Clark was indicted by a federal grand jury in April 2011 - nearly two years after The Inquirer reported allegations of fiscal mismanagement and conflicts of interest at New Media.
The sentencing memorandum from the U.S. Attorney's office described Clark as an Ivy League lawyer "who stole funds intended for the public school children of Philadelphia. No amount of money was too large or too small for defendant Clark to steal."
The thefts included bogus $25,000 "loan" checks made out to the private Lotus Academy, which Clark controlled; $500 per month to pay bills of his failed Internet company; and a $339,000 bank fraud connected with the Black Olive Restaurant in Mount Airy. The crimes took place over a four-year period from about May 2005 and June 2009.
Federal prosecutors had requested a prison term of between 33 and 41 months to reflect the seriousness of the crimes and to deter other potential violators, especially those connected to taxpayer-funded charter schools.
Clark's defense attorneys argued for leniency on grounds that he had no criminal record and that these frauds were an aberration in a "lengthy and exceptional history of public service to the community and children of Philadelphia."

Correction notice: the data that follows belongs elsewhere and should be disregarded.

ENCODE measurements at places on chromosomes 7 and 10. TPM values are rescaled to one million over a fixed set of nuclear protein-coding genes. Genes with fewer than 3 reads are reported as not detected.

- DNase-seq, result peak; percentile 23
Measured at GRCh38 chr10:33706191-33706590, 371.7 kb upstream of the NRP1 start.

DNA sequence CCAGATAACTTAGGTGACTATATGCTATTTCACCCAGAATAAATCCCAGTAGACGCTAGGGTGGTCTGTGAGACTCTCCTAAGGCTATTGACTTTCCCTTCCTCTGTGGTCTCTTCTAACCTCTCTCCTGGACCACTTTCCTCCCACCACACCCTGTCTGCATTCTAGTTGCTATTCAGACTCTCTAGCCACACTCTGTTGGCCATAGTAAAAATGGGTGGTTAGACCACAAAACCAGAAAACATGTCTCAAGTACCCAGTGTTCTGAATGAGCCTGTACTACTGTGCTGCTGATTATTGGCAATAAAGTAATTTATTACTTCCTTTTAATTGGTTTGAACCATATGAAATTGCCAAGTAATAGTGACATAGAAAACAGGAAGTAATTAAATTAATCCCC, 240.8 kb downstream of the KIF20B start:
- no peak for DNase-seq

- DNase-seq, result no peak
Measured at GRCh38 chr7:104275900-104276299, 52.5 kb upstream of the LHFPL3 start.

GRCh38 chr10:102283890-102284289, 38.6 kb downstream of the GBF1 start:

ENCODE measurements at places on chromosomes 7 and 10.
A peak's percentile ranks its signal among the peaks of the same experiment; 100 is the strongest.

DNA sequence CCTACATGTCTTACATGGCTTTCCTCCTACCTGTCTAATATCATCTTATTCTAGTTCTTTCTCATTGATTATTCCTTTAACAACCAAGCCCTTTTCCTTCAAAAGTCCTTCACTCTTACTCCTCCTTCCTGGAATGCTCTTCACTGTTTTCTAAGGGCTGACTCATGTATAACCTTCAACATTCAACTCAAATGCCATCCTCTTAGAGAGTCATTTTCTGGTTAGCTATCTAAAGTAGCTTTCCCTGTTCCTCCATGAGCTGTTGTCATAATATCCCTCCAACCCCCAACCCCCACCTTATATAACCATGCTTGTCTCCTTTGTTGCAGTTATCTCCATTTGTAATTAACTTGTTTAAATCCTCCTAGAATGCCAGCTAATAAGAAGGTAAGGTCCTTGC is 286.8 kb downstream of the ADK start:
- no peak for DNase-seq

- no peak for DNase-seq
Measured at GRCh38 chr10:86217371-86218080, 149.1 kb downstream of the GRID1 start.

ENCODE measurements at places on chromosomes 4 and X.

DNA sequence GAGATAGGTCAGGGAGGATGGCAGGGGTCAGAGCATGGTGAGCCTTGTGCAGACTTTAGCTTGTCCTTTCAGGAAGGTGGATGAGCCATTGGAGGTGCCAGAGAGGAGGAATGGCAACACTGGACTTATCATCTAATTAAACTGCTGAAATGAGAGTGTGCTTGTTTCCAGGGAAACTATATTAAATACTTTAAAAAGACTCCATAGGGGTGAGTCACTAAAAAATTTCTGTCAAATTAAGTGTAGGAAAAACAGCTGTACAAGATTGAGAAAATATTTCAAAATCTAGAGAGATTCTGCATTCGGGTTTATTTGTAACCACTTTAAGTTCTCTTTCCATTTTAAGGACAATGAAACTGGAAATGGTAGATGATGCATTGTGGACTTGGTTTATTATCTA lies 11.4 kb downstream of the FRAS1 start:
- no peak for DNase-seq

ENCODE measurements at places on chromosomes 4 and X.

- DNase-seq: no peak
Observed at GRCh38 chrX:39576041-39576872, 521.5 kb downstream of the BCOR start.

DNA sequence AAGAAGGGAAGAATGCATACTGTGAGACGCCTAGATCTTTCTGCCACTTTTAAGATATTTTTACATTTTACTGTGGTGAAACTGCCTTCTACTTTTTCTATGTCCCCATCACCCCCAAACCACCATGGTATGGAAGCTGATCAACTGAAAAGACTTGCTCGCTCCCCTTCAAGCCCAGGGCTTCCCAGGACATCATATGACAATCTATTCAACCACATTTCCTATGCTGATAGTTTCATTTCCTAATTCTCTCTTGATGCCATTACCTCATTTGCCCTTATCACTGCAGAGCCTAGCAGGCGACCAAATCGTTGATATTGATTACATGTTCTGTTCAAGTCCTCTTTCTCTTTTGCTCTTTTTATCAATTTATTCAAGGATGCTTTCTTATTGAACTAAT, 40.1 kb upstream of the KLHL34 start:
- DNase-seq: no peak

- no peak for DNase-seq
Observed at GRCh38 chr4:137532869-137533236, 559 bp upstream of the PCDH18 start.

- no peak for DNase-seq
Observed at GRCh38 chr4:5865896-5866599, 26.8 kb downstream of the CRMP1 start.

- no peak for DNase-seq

Their presentencing document called Clark "a sincere man who made a profound mistake for which he already is being severely punished." He has surrendered his law license is no longer able to practice law.
Ina Walker, New Media's former chief executive officer and Clark's codefendant, had pleaded guilty to the same charges several month before Clark and had agreed to testify against him if he went to trial.
Walker this afternoon was sentenced to six months in jail.
New Media, which has campuses in Germantown and Stenton, has 450 students in grades five through 12 and continues to operate under new leadership.
Contact Martha Woodall at 215-854-2789 or at email@example.com